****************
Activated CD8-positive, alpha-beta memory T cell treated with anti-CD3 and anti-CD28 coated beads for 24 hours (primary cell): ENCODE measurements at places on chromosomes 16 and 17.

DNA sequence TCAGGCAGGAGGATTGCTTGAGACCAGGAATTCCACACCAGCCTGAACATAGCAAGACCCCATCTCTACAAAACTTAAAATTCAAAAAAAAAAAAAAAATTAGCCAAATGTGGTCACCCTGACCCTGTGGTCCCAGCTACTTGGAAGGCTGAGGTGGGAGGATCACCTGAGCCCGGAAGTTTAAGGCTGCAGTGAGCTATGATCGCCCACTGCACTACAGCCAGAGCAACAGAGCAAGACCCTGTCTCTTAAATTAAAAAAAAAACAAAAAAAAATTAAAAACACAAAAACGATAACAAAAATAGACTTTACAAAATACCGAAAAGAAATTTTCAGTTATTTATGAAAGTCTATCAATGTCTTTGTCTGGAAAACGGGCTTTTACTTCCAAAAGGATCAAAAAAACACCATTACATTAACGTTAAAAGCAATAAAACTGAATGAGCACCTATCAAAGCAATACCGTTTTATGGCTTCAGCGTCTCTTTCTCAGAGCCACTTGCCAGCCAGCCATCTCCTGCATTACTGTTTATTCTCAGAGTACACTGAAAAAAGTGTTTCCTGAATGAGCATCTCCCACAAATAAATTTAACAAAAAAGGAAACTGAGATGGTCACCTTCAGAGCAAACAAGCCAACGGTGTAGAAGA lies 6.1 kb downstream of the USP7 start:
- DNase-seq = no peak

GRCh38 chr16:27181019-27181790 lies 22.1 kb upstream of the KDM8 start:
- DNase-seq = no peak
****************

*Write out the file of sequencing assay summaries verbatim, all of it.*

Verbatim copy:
Activated CD8-positive, alpha-beta memory T cell treated with anti-CD3 and anti-CD28 coated beads for 24 hours (primary cell): ENCODE measurements at places on chromosomes 16 and 17.

DNA sequence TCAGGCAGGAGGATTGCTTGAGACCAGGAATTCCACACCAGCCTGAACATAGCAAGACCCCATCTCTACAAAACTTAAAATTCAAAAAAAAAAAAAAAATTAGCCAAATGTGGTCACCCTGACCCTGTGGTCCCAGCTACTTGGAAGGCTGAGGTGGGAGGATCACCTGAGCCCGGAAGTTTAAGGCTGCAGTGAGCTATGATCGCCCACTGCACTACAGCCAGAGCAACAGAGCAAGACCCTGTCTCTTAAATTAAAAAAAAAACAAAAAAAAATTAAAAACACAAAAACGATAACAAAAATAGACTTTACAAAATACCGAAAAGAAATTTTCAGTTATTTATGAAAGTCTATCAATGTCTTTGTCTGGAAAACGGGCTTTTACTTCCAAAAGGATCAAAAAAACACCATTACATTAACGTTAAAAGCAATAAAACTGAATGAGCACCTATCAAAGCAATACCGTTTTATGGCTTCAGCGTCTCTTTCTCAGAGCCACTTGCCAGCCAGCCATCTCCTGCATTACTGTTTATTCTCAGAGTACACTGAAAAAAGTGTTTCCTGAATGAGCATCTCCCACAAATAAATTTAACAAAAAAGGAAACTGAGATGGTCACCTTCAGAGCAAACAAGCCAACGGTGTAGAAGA lies 6.1 kb downstream of the USP7 start:
- DNase-seq = no peak

GRCh38 chr16:27181019-27181790 lies 22.1 kb upstream of the KDM8 start:
- DNase-seq = no peak